Footage from rallies after the Sean Bell verdict.
So the verdict has come down, and the three officers who shot Sean Bell and his friends fifty times have been found not guilty. The New York Times article is predictably awful. It has this tone of reminding the rest of the country that Black folks really aren't too mad about this, so all is well. I must say that this article is rather discordant with my own conversations, which have revealed a universal anger over the verdict. As the videos show as well, people are pissed. As well they should be. This ruling, while insignificant legally, has ideologically taken us back to the days of Dred Scott, when Chief Justice Taney famously ruled that African Americans "have no rights which the White Man is bound to respect." Make no mistake, this case sent a message that minorities gunned down by the police shall have no recourse to the law. The only recourse available is that taken by the folks above: rabble rousing.
Cops are not heroes. All this nonsense about how dangerous of a job they have is pure mythology. Fisherman are fifteen times more likely to die on the job than cops. Garbage collectors have a higher on the job fatality rate than cops. As Tim Wise points out, the hagiography of the police is part of a conscious strategy to legitimize events like the Sean Bell murder.
Prisoner of Starvation has an excellent summary of the case.
Sunday, April 27, 2008
Thursday, April 17, 2008
Two good articles on Iraq this week:
Ron Jacobs on the recent Green Zone proposal to exclude any party from Iraqi elections which has an armed wing. (Hmmmm, I wonder who that could be aimed at?). Jacobs' best quote: "The suggestion that Iraq should pay for its reconstruction assumes that the Iraqis asked to be destroyed by the US military."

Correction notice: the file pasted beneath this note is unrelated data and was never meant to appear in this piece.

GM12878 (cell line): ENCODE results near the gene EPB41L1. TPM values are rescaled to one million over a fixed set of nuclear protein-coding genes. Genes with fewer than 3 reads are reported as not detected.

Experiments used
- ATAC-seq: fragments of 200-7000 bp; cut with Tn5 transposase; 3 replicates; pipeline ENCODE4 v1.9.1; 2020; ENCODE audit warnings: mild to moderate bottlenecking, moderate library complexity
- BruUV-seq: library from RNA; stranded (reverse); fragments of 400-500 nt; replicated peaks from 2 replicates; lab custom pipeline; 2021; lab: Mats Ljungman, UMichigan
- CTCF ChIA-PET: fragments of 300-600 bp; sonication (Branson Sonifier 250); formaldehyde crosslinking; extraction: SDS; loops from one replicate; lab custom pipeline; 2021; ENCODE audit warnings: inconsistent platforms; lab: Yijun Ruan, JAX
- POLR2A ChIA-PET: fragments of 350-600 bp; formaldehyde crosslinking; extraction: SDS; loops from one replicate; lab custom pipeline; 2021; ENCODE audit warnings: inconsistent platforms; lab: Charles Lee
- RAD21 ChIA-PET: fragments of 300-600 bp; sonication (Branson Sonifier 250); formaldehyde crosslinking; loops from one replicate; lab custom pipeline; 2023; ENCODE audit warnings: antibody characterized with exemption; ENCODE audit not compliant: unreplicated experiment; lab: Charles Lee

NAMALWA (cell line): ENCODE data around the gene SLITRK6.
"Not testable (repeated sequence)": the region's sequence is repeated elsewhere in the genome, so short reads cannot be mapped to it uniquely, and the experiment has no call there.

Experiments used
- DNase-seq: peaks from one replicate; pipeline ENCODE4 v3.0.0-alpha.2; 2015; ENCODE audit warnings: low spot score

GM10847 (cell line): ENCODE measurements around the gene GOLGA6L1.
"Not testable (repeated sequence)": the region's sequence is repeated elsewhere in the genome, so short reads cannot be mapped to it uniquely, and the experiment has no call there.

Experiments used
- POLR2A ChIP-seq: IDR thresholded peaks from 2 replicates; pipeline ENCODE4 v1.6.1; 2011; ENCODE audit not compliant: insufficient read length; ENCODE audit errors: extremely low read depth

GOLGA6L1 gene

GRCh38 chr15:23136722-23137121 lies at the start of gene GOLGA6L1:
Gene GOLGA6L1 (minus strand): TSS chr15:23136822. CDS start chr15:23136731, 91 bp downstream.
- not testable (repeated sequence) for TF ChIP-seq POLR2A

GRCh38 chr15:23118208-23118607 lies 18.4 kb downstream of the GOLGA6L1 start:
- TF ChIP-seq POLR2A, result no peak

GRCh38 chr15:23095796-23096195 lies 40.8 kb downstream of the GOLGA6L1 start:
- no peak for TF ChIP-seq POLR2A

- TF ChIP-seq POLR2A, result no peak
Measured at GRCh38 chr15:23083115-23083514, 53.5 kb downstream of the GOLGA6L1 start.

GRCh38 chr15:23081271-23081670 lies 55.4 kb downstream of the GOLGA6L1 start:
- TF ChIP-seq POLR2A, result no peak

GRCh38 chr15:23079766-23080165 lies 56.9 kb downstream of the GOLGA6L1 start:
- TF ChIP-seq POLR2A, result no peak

Pepe Escobar on the militias, with a good focus on the Kurdish Peshmerga. The Peshmerga have been out of the news for some time now, but their role in stirring the cauldron of ethnic hatred in Iraq has been crucial. There've also been reports of the Peshmerga being used for operations in Southern Iraq, a sure way to increase Shi'a-Kurdish animosity.
Thursday, April 10, 2008
Monday, April 7, 2008
Q The American people are being asked to die and pay for this, and you're saying they have no say in this war?
MS. PERINO: I didn't say that, Helen. But, Helen, this President was elected --
Q Well, what it amounts to is you saying we have no input at all.
MS. PERINO: You had input. The American people have input every four years, and that's the way our system is set up.
Posted by pauly at 11:19 AM